A. L. I did everything I could to become an art dealer. At 15, I was already the youngest unregistered student in the classes at the École du Louvre! This dual role allows us to see things a bit differently, even if others do without it very well. For example, Pal Project has a well-thought-out business model. The aim is to make it an incubator for the Dina Vierny Gallery’s future contemporary branch. We took inspiration from the Castelli Warehouse, a space where artists are free to experiment. Some of them, like Eva Hess and Richard Serra, later joined the Leo Castelli Gallery. We also try to have slightly offbeat, less institutional communication. At the opening of Pal Project, Joe Biden could be seen reading Pal Mag, the exhibition’s magazine. In collaboration with two curators from Wonder, an artist-run space in Clichy (near Paris), on June 12 we’ll sell works ground into dust for €100 per one-gram bag. We navigate between two worlds in which we feel equally at ease.
With the exception of Art Paris in 2018, you’ve kept a very low profile at fairs in the past fifteen years. Are you tempted by Ex.Paris?
P. L. The slowdown in our activity is due to the fact that the Maillol Museum required a considerable amount of energy. Our grandmother participated in the first editions of Art Basel. We want to get back in the race by selecting the most appropriate fairs. We’re thinking about Frieze Masters, where we could present an artist worth "rediscovering", such as Robert Couturier, the Salon du Dessin, the BRAFA. And why not do something again with the FIAC or participate in Ex.Paris if we find the first editions convincing?
Some of your artists, like Rimbert and Vivin, are barely known in the market.
A. L. You’re referring to the "modern primitives", who were lumped together under that name by art dealer Wilhelm Uhde, who held the first Douanier Rousseau exhibition. Our grandmother carried on that legacy by representing these artists on a continuous basis. It may not be the most sought-after aesthetic today, but I think that with the right promotional work things can change. Take Séraphine, for example. Her value has soared in ten years. A very beautiful work of hers now fetches several hundred thousand euros; same thing for Camille Bombois.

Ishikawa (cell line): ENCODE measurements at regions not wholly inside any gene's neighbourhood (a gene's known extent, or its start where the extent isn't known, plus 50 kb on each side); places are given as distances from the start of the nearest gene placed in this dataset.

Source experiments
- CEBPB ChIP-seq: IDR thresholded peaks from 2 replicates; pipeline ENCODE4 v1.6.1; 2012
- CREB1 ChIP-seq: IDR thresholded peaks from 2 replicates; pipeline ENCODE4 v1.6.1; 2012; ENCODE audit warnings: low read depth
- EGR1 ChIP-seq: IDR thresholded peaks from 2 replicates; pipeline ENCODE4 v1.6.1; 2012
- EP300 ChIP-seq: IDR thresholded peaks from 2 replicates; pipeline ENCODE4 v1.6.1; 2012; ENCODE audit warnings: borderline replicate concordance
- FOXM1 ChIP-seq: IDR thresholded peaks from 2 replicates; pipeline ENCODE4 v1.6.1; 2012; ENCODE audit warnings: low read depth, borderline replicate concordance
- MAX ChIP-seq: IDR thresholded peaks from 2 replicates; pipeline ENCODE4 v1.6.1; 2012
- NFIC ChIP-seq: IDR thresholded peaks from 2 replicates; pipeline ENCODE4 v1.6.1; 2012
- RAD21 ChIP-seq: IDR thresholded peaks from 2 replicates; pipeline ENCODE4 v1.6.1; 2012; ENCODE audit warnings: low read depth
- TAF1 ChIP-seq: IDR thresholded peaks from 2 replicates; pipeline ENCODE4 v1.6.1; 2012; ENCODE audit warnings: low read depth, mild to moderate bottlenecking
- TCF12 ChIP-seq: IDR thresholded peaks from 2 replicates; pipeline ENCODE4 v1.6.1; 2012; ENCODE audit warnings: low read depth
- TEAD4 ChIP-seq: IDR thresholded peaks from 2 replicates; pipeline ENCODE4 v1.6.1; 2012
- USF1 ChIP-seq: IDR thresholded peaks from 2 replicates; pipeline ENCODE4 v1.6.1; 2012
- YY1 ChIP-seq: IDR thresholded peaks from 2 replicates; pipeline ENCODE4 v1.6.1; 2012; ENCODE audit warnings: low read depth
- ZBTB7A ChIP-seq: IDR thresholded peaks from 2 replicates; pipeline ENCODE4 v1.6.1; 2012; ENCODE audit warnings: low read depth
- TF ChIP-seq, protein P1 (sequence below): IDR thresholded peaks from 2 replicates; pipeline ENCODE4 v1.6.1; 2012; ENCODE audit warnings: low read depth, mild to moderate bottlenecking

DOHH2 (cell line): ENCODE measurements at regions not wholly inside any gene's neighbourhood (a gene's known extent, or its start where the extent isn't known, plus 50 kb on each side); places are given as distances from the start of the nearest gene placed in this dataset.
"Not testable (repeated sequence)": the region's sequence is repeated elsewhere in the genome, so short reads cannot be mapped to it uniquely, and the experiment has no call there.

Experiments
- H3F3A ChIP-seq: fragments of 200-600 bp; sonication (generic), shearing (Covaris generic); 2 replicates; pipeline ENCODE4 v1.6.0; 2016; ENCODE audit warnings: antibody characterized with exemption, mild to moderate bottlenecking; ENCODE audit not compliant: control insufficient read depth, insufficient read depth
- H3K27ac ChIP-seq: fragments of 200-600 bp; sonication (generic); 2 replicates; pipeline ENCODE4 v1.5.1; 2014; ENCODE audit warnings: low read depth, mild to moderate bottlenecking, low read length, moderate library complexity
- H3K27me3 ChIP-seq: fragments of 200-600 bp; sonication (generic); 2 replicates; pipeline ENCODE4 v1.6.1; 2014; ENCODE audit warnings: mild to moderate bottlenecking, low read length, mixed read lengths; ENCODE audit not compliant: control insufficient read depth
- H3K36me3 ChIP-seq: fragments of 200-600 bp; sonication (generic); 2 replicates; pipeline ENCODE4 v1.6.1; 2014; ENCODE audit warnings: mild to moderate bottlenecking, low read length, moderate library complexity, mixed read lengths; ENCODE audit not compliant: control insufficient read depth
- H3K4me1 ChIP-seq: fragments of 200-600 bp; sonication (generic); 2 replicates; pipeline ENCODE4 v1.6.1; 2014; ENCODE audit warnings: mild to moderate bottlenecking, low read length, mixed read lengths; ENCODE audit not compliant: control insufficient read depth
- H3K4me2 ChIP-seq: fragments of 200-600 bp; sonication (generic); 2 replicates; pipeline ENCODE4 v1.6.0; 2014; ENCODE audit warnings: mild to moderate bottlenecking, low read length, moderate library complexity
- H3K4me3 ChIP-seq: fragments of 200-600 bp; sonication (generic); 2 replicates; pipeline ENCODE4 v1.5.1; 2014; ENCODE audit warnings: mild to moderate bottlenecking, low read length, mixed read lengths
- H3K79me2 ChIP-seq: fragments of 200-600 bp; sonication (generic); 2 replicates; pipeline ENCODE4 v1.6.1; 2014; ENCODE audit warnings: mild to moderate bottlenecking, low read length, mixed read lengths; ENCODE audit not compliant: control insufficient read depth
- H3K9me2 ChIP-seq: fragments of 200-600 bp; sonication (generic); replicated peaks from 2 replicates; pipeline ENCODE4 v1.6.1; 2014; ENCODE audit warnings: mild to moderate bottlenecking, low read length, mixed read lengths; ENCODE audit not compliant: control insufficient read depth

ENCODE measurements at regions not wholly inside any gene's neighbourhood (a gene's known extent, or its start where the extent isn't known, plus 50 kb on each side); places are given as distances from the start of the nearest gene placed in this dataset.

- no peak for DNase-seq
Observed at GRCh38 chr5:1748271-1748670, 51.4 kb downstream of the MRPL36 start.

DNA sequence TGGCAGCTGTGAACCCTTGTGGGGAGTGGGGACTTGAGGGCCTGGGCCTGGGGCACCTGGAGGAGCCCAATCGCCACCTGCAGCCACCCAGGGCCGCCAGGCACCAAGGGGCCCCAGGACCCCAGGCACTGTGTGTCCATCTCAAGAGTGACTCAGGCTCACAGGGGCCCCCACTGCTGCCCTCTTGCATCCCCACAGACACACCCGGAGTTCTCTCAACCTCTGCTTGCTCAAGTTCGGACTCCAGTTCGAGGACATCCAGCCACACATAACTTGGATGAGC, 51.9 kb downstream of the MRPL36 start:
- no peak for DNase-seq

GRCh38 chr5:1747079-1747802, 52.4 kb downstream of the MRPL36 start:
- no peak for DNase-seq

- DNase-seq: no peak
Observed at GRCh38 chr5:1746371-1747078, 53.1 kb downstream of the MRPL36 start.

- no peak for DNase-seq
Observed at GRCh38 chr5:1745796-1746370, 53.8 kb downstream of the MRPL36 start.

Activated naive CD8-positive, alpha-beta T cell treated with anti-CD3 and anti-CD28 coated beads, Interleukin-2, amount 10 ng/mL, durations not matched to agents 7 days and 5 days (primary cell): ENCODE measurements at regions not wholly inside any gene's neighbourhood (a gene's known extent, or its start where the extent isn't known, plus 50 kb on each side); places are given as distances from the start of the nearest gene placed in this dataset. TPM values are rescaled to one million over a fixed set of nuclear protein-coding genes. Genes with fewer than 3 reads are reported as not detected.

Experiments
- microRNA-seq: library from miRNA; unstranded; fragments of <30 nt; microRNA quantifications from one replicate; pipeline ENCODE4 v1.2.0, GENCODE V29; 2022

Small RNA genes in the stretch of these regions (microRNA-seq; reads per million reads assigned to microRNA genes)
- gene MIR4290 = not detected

Speaking of Séraphine, her first solo show just opened at the gallery.
A.L. We’re taking advantage of the publication of Pierre Guénégan’s catalogue raisonné, which lists 114 works—a very limited output. We’re exhibiting one-sixth of that oeuvre, a beautiful group from the gallery’s collection and from private collectors. Three works are for sale, which is rare, as most of the pieces are in immovable collections or museums, and many have been lost. Séraphine’s greatest period was from 1927 to 1930, before Uhde stopped backing her and she went mad. She drew a wider following than naive artists did.
It’s said that Poliakoff didn’t sell a single work during his 1951 show at the gallery. What about now?
A. L. Poliakoff lacks a little something to reach the same level of fame as artists like Pierre Soulages. I thoroughly agree with what collector and art dealer Daniel Cordier said about the failure of French artists to achieve success in the United States. The reason, he said, besides shipping costs, is that Americans like large formats imbued with a certain brutality and find French art too delicate. Collectors across the Atlantic are unfamiliar with Poliakoff and find it hard to understand why an artist deemed "important" in Europe should be priced so low. We’re planning a show called "Poliakoff and Monochrome" that will feature his bold, contemporary experiments based on Klein and Reinhardt’s work. We think the recognition of our artists also depends on modernizing the gaze.
Do you intend to develop your relations abroad?
P. L. Absolutely! For now, our clientele is mainly French, except for a few major international Maillol collectors. For example, we’re working on a show devoted to Dina Vierny at Marianne Rosenberg’s in New York, art dealer Paul Rosenberg’s granddaughter. There’s still plenty to do in this area.